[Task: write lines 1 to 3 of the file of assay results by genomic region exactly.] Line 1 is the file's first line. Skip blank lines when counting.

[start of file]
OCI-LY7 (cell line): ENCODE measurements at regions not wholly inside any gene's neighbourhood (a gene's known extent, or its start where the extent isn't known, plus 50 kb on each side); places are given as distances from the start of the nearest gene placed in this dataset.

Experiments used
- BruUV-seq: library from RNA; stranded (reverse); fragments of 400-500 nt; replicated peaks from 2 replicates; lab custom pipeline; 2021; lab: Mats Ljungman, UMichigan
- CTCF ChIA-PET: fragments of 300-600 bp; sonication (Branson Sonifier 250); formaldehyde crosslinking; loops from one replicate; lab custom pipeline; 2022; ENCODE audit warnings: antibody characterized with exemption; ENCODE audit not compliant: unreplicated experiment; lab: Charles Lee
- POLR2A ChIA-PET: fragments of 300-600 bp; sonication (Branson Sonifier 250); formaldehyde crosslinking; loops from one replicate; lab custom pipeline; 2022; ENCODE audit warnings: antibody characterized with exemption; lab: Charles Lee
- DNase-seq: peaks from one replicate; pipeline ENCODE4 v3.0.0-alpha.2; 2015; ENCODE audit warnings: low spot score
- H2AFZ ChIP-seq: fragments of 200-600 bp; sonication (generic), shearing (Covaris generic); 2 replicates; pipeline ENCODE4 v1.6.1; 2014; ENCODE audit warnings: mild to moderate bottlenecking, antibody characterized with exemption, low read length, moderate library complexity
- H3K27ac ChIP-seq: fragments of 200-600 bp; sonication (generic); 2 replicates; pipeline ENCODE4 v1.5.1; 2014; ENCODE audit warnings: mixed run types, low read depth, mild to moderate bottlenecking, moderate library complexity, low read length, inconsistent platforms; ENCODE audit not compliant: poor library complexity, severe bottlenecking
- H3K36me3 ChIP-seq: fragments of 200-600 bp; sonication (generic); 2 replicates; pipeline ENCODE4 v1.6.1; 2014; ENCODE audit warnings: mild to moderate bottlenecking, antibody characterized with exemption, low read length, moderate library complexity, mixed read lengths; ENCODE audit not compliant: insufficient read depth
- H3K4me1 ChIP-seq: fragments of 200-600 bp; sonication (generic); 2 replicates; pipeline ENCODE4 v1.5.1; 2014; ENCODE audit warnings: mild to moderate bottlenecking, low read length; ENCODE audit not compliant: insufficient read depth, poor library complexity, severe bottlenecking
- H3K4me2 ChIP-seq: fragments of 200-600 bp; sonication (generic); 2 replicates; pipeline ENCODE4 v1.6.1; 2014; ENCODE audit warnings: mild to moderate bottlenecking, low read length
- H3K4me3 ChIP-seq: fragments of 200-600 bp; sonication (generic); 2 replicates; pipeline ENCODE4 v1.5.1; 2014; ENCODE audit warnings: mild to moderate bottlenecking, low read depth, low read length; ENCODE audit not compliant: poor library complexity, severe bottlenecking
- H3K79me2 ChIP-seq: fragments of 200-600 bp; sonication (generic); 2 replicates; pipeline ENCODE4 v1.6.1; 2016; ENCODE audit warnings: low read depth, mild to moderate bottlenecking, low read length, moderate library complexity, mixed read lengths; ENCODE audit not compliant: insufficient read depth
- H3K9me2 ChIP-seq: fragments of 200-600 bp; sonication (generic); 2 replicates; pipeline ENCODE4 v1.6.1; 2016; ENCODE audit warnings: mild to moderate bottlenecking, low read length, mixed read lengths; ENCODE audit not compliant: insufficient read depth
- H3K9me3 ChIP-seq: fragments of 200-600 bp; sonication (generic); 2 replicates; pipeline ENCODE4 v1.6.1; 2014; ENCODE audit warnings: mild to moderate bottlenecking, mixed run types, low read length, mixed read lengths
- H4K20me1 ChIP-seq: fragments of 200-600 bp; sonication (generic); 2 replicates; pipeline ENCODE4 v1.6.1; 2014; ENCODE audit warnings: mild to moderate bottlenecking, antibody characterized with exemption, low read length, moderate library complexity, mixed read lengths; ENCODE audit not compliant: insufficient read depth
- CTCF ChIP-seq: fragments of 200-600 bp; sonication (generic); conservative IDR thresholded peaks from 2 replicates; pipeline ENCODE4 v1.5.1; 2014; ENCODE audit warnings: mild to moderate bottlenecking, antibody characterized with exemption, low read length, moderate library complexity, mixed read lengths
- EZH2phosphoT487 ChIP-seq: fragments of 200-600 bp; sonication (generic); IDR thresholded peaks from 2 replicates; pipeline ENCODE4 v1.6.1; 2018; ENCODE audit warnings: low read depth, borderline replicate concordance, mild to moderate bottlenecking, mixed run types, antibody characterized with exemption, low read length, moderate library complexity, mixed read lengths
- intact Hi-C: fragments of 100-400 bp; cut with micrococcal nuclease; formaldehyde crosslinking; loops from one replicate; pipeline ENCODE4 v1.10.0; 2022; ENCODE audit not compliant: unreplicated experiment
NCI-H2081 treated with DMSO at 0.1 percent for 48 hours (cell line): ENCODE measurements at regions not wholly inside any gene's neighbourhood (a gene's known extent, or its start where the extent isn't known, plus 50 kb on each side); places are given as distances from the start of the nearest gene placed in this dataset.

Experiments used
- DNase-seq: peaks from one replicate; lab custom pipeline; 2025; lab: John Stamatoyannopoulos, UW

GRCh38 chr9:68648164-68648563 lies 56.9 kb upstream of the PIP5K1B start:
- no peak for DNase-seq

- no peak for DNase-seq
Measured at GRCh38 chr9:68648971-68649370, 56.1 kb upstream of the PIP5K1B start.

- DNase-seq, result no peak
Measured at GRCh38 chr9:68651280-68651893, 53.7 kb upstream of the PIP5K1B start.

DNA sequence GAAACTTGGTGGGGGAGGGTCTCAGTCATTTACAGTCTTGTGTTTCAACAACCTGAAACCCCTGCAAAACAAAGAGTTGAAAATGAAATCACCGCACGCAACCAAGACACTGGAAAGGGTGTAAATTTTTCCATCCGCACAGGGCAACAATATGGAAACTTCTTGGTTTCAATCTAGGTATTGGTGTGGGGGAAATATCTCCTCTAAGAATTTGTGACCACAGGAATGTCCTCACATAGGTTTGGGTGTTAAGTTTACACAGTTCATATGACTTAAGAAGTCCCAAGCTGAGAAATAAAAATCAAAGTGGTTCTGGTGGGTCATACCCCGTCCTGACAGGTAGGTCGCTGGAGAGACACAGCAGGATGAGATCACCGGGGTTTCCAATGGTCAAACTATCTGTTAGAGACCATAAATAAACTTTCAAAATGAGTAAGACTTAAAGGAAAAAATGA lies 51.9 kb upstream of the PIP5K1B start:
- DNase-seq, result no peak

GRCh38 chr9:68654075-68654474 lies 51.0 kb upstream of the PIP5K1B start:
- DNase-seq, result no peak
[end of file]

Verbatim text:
OCI-LY7 (cell line): ENCODE measurements at regions not wholly inside any gene's neighbourhood (a gene's known extent, or its start where the extent isn't known, plus 50 kb on each side); places are given as distances from the start of the nearest gene placed in this dataset.

Experiments used
- BruUV-seq: library from RNA; stranded (reverse); fragments of 400-500 nt; replicated peaks from 2 replicates; lab custom pipeline; 2021; lab: Mats Ljungman, UMichigan